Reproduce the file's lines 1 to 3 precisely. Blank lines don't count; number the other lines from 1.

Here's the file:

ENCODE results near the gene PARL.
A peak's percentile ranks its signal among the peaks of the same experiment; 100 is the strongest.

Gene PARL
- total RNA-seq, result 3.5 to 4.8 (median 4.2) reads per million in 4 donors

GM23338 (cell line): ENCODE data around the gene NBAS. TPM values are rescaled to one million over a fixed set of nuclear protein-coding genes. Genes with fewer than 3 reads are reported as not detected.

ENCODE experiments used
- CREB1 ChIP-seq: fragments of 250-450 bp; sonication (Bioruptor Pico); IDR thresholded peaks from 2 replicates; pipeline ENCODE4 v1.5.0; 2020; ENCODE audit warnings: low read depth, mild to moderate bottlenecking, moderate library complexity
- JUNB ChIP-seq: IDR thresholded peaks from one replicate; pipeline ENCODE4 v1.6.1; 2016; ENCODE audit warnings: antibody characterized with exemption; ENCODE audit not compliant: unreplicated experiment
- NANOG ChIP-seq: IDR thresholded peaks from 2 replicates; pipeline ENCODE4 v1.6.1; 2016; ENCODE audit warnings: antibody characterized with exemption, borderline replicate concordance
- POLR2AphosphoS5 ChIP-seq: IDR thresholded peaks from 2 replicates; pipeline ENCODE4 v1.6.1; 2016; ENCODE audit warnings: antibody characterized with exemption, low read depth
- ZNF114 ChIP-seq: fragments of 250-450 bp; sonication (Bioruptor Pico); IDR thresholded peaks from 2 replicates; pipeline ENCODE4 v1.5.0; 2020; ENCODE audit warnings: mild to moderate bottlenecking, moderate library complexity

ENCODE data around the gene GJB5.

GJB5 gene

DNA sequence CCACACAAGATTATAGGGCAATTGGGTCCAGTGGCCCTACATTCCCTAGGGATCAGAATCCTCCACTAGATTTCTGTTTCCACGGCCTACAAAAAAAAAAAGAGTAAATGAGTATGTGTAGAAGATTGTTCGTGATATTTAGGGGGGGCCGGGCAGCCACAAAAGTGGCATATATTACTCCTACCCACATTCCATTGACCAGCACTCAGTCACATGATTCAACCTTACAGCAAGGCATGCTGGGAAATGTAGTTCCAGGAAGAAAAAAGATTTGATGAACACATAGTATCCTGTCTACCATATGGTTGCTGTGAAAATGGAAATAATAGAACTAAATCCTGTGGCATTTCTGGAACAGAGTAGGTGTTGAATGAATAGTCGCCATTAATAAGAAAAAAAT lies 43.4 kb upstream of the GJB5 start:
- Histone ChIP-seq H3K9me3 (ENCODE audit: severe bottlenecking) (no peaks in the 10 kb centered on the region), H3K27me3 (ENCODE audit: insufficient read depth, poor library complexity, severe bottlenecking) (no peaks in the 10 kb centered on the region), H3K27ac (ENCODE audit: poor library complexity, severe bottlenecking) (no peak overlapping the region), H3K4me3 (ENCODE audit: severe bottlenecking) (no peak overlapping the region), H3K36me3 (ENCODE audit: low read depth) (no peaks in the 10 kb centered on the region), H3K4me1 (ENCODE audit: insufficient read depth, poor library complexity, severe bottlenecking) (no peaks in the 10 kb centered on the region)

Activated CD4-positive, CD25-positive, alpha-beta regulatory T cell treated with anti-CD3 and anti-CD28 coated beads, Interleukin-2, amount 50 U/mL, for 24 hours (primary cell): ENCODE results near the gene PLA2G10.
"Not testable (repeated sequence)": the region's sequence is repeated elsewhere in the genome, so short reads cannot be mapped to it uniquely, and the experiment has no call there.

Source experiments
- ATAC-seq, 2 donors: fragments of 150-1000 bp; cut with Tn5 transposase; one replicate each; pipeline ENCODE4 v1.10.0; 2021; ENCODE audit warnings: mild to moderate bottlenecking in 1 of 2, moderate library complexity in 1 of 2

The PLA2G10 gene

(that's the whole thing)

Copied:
ENCODE results near the gene PARL.
A peak's percentile ranks its signal among the peaks of the same experiment; 100 is the strongest.

Gene PARL